Jewish tradition teaches that destroying one life is akin to destroying the entire world. Police violence has destroyed so many worlds in Baltimore. As part of the Campaign for Justice, Safety, and Jobs, JUFJ has been calling for accountable policing in Baltimore for five years. Right now, BPD is taking public comments on their draft Community Policing policy, and our coalition needs to make our voices heard.
BPD is claiming that low response rates to their invitation to comment on their new draft policies means the public doesn’t care. We need to show them that they are wrong. Baltimore police must serve and protect all Baltimoreans, not treat Black residents as potential criminals. We only have until March 18 to make our voices heard.
“Community Policing” was mandated by the Department Of Justice in the consent decree as a central pillar of BPD reform and as essential to violent crime reduction. It is also strongly supported by the activists who called for police reform even before the uprising. This policy is therefore very important and earlier draft versions were sent back by Judge Bredar’s court and the Monitoring Team to the BPD for revisions. Reading between the lines, the monitoring team is still not satisfied, especially with the level of community input. Participants placed a great deal of emphasis on soliciting community generated solutions, activities, and oversight.
JUFJ’s Baltimore Action Team has compiled comments based on the People’s Town Hall hosted by the Campaign for Justice, Safety and Jobs. The compiled comments are below in bullet points. The bolded headings are meant to help categorize the comments into themes, but you may choose to focus on whichever aspect of the policy is most important to you. Please submit a version of these comments in your own words at the link below, focusing on the topic(s) that concerns you.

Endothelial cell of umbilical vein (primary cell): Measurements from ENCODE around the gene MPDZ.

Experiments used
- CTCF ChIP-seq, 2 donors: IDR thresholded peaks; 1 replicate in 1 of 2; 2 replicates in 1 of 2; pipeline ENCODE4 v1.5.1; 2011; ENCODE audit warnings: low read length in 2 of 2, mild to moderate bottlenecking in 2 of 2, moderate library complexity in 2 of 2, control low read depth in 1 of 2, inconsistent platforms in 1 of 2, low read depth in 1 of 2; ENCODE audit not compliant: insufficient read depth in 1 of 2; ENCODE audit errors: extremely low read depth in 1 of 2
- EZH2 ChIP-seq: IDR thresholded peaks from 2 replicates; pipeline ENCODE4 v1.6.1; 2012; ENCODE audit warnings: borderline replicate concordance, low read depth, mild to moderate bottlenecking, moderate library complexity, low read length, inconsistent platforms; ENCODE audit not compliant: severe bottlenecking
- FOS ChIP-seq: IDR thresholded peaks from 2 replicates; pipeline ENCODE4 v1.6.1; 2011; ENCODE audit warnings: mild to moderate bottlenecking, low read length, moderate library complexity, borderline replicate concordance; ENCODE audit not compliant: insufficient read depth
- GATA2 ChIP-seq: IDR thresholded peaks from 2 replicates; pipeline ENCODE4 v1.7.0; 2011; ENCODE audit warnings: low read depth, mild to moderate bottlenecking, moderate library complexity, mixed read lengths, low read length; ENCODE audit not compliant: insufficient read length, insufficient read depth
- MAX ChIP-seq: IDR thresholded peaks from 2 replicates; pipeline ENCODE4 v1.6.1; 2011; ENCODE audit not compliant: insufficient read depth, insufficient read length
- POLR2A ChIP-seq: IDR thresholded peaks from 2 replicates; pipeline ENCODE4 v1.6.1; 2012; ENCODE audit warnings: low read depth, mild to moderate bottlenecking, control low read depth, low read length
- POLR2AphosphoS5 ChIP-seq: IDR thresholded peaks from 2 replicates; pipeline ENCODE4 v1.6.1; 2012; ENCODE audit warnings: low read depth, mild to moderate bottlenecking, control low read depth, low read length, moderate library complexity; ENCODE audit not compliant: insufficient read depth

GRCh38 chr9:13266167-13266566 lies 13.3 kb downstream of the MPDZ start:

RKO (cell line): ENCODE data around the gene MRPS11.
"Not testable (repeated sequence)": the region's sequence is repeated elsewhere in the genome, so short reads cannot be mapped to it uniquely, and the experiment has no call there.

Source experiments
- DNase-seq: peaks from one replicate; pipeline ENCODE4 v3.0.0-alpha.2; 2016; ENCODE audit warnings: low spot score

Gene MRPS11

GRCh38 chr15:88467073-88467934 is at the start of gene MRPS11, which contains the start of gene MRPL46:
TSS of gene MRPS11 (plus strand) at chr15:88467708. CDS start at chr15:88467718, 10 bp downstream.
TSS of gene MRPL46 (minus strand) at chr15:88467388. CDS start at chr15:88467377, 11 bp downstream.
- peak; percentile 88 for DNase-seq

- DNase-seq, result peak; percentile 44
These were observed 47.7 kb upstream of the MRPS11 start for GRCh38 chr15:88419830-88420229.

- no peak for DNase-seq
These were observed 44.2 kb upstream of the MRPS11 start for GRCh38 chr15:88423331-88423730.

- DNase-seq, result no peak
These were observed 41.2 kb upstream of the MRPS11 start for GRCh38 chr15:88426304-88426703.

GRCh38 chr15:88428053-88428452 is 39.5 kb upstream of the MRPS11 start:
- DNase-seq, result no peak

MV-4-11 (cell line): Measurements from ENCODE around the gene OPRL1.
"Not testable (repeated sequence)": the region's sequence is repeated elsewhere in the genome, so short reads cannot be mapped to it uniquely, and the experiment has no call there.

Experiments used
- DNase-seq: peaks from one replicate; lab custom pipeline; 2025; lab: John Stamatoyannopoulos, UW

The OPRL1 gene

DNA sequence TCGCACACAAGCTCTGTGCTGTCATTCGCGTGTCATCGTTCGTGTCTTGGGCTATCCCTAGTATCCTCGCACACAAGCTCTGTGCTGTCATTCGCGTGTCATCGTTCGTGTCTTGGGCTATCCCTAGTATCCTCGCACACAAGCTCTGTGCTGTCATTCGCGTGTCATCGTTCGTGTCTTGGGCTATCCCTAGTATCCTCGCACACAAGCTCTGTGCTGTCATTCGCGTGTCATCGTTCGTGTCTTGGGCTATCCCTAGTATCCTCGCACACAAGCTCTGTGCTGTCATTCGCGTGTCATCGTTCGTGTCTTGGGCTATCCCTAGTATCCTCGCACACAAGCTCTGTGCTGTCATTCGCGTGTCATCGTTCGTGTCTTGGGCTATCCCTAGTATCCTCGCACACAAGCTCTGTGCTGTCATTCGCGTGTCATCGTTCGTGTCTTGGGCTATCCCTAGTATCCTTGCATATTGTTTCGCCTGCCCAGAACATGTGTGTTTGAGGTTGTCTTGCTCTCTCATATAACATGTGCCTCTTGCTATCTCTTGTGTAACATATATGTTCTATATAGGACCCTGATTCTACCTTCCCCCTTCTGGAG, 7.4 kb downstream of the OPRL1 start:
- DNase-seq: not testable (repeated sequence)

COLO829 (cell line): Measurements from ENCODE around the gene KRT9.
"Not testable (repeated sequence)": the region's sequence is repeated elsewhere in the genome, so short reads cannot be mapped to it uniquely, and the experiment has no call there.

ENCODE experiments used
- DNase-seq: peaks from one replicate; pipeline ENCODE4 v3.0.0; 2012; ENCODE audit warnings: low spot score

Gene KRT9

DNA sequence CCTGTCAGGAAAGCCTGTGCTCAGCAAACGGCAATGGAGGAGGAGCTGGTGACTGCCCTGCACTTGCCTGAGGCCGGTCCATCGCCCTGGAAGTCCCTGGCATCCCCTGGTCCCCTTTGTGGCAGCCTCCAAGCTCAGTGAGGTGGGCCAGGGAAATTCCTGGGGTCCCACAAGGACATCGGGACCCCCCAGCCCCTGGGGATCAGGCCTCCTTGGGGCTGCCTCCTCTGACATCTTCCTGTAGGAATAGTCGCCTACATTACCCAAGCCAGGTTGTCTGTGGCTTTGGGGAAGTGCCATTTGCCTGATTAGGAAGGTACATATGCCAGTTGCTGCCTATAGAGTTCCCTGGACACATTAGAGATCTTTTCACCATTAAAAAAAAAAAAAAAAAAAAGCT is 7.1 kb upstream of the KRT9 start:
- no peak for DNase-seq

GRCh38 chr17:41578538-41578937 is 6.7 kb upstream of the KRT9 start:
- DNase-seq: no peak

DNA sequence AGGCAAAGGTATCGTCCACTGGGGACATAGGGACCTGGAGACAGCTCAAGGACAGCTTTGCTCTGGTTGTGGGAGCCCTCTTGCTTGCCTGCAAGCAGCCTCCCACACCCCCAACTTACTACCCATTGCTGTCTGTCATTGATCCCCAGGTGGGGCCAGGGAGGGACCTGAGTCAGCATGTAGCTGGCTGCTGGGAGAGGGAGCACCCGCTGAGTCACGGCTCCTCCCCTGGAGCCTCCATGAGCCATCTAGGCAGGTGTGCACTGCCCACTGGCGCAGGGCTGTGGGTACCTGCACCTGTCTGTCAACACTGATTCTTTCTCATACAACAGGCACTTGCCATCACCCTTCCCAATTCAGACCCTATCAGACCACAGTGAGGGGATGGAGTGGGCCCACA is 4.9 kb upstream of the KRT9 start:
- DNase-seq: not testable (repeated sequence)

- On page 6, the report acknowledges that the feasibility of implementing elements of this plan is “contingent on increasing staffing and capacity as outlined in the department’s Staffing Plan.” Although a recruitment campaign is discussed in the draft staffing policy, what is BPD doing to ensure not only that staffing needs are met, but that those hired are aligned with the values expressed by the community and the goals of this community policing policy? What elements will be prioritized while staffing needs are in the process of being met?
- Community policing requires deep familiarity with neighborhoods patrolled. Policy is short on implementation strategies. To be successful, a) officers should be rotated less frequently into and out of jurisdictions, b) and requirements or incentives to live in Baltimore should be strengthened.
- “BPD provides for all sworn representatives of BPD who interact with the public in the regular course of their activities to participate in neighborhood and community meetings and other community events; b. BPD even identifies the number and types of meetings to be attended” (§III.19.a-b).
When the policy states that Neighborhood Coordination Officers (NCOs) will visit schools, houses of worship, hospitals and similar public institutions, how will these meetings be scheduled to ensure that there are representatives of these organizations available and prepared to engage with input from their communities? In what ways are NCOs ensuring they reach the entire community and not just the people who attend the school or church that BPD decides to visit? Please be specific about how this will be implemented.